Definitions Related to State Historic Preservation Office | Wisconsin Historical Society

General Information

SHPO Project Review Glossary

Area of Potential Effect (APE)
Adverse Effect
Advisory Council
Consultation
Local Landmark
Memorandum of Agreement
National Historic Preservation Act (NHPA)
Section 106 of NHPA
State Historic Preservation Office
Undertaking

Area of Potential Effect
First, for ground disturbing projects that will not permanently alter the ultimate or final visual appearance of the project area, consideration must be given to known and unknown archeological sites that may lie under the surface of the ground and that may be affected, if not adversely affected, by the proposed undertaking. In this case, the logical APE would describe the footprint of all of the area proposed for ground disturbance.

Second, for projects that may permanently alter the final or ultimate visual appearance of the project area, a different APE may be necessary to speak to the effects, or adverse effects, to historic properties. For example, if the project involves renovation of an historic building or other structure, then the APE is the building or structure itself, and this will include both interior and exterior elements of the building. If the project involves altering the appearance of the landscape, then the APE must be defined as that area within which permanent alterations may affect the use, character, setting or physical appearance of an historic property.

Finally, please note that you may have more than one APE, and more than one type of APE, for any given project, as described above.

Adverse Effect
If a project may alter characteristics that qualify a specific property for inclusion in the National Register in a manner that would diminish the historic integrity of the property, that project is considered to have an adverse effect. Historic integrity is the ability of a property to convey its significance, based on its location, design, setting, materials, workmanship, feeling, and association.

An adverse effect may be direct or indirect and may include (but may not be limited to) any of the following:

1) Physical destruction or damage
2) Alteration inconsistent with the Secretary of the Interior’s Standards for the Treatment of Historic Properties
3) Relocation of the property
4) Change in the character of the property’s use or setting
5) Introduction of incompatible visual, atmospheric, or audible elements
6) Neglect and deterioration
7) Transfer, lease, or sale of a historic property out of federal control without adequate preservation restrictions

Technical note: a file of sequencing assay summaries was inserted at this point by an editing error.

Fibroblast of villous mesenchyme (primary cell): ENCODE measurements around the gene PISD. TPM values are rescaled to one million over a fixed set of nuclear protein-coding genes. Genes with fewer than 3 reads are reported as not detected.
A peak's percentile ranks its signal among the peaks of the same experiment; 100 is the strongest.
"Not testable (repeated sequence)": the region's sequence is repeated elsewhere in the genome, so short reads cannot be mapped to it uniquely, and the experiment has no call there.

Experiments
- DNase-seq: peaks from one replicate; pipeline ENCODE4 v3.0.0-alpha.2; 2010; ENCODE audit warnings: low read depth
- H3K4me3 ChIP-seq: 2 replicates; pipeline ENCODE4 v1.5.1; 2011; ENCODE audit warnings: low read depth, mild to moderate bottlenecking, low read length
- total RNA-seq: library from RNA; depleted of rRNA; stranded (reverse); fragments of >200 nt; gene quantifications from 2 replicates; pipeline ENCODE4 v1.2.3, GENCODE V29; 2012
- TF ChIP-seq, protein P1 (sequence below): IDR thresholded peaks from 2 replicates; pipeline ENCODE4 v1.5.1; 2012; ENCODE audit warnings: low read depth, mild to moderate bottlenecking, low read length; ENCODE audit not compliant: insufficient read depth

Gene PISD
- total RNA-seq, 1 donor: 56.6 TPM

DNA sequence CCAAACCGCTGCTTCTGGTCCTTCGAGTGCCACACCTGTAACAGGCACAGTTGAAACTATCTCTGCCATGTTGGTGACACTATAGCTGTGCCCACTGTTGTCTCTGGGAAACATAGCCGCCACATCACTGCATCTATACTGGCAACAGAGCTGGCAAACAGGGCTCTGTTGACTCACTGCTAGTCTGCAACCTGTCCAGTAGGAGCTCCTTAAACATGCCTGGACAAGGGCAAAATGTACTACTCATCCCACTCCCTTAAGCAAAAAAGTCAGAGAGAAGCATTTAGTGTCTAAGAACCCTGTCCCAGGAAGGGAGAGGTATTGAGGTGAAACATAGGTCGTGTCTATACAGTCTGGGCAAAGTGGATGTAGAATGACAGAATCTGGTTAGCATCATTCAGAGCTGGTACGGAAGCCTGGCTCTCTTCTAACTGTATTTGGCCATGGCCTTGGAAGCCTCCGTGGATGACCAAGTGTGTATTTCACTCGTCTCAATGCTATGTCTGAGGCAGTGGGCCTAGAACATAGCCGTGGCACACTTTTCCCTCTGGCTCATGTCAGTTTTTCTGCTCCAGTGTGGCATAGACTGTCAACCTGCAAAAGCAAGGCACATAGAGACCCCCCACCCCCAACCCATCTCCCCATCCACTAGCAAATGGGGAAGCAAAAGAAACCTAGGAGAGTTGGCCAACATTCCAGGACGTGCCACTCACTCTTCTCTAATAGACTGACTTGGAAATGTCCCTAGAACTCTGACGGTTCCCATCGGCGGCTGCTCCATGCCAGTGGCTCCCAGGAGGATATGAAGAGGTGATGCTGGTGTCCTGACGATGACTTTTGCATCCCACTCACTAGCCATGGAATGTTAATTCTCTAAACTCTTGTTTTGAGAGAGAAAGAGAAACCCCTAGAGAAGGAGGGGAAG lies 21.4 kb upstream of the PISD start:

Advisory Council
The Advisory Council, formally called the Advisory Council on Historic Preservation, is the federal Agency responsible for promulgating regulations to implement the provisions of Section 106 of the National Historic Preservation Act. The Advisory Council acts as the oversight agency for all federal agency projects that have the potential to affect historic properties. If such a project may adversely affect an historic property, the Advisory Council shall review all project-related information and may participate in any negotiation and agreement entered into to address the adverse effect.

Consultation
Consultation is defined in the regulations as "the process of seeking, discussing, and considering the views of other participants, and, where feasible, seeking agreement with them regarding matters arising in the Section 106 process" (36 CFR 800.16).

It is the lead agency's responsibility under Section 106 to enter into a dialog with certain groups of people regarding an undertaking. These groups are most often, though not exclusively, the State Historic Preservation Office and/or the Tribal Historic Preservation Office, any Native American tribes that have an interest in the region where the project is located, members of local government, any interested groups or societies, and members of the public. The nature and frequency of consultation depends on the scope and size of the undertaking and if there are any other applicable laws. The lead agency may use their discretion with sensitive information, but generally, they are expected to share information regarding the project with anyone who is interested and to work with their consulting parties to either avoid, minimize, or mitigate the effects of the project on any culturally significant properties in the project area.